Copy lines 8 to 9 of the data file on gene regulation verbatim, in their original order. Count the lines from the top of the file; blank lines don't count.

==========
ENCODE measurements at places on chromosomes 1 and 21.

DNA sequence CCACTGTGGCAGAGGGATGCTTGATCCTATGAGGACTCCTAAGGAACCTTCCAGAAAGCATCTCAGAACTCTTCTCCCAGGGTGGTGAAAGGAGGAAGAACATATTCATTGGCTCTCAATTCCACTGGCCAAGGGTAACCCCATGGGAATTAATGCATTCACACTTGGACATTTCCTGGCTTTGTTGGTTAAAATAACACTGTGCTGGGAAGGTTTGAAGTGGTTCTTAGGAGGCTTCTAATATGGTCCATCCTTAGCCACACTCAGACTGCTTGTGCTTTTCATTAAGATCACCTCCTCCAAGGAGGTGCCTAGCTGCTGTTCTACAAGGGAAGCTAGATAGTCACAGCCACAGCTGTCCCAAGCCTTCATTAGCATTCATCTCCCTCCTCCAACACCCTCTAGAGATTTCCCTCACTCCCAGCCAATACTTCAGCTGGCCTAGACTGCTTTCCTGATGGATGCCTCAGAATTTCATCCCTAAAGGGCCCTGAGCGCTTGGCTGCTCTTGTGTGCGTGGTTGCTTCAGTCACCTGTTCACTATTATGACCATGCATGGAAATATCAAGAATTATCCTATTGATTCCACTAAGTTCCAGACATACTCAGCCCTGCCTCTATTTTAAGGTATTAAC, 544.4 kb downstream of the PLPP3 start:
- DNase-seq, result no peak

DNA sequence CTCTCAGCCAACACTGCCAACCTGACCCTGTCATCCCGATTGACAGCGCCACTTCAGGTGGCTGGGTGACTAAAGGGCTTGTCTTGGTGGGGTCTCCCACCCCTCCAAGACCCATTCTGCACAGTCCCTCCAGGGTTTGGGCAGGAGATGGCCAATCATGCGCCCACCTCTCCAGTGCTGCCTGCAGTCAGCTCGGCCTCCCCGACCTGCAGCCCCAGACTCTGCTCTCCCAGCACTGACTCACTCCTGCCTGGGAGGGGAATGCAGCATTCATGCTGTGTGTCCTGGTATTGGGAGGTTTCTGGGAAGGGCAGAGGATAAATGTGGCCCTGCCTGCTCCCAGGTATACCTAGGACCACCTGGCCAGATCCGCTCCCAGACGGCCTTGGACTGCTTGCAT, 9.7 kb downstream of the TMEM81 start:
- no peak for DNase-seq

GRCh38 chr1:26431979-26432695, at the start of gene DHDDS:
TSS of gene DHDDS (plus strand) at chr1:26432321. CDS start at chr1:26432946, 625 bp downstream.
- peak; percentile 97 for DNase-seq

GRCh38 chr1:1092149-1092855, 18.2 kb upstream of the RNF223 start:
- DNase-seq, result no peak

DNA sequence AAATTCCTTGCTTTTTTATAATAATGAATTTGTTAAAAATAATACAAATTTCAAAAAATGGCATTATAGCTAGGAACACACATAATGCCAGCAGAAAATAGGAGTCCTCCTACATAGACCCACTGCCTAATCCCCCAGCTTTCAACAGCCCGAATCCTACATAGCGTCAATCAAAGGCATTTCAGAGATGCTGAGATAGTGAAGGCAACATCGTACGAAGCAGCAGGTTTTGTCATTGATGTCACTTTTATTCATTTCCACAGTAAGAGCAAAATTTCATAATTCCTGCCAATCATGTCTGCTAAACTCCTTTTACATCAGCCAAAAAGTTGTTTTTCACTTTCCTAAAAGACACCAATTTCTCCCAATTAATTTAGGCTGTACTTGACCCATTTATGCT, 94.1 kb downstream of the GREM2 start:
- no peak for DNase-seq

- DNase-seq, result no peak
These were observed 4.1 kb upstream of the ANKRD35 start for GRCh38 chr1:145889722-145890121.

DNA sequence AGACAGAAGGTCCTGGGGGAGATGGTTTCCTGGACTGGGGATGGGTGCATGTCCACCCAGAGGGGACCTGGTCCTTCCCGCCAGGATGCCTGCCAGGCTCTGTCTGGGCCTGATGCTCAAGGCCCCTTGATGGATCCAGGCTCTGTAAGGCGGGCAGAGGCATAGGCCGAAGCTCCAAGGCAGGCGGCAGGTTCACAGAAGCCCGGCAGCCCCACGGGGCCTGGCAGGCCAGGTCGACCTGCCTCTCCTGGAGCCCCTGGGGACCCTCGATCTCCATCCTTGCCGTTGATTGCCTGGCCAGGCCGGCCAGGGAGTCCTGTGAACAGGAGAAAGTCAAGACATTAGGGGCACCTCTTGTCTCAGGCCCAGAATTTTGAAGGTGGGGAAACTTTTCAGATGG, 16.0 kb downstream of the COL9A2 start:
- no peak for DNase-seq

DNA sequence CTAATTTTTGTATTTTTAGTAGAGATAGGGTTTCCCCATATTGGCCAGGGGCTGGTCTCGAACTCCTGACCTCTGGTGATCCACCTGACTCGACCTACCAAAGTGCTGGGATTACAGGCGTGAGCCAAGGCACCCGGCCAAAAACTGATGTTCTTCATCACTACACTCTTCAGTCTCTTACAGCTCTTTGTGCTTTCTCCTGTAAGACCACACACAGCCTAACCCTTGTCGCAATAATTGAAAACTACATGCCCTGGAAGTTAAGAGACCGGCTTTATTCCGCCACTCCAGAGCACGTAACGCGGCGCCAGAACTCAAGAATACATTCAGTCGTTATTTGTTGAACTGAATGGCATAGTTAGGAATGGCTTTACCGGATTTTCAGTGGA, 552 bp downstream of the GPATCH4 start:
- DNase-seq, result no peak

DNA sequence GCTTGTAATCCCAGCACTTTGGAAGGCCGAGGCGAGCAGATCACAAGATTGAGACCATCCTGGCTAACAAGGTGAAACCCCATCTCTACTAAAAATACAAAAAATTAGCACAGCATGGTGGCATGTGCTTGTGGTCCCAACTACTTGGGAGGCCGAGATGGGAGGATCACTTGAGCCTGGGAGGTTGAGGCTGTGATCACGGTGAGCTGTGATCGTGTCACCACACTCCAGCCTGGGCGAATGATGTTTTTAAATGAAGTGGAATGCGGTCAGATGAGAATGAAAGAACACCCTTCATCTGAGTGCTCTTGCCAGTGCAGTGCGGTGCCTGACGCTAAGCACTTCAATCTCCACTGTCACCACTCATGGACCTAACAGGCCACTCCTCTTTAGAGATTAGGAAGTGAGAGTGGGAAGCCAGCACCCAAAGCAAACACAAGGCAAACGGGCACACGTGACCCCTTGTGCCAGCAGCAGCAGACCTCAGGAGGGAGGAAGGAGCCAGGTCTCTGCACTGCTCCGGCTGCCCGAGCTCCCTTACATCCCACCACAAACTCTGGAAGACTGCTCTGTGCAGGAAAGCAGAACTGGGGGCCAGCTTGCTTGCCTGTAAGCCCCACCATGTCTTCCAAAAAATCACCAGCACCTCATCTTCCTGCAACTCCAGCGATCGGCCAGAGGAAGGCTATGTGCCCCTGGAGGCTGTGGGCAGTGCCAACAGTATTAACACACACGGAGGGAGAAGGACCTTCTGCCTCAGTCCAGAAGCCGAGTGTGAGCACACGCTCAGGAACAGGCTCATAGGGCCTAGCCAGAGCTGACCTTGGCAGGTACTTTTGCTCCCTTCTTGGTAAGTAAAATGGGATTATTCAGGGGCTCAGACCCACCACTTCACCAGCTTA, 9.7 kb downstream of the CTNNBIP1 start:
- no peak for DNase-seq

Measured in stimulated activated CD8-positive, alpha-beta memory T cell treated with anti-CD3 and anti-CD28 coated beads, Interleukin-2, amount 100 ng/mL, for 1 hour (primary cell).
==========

- peak; percentile 97 for DNase-seq

GRCh38 chr1:1092149-1092855, 18.2 kb upstream of the RNF223 start: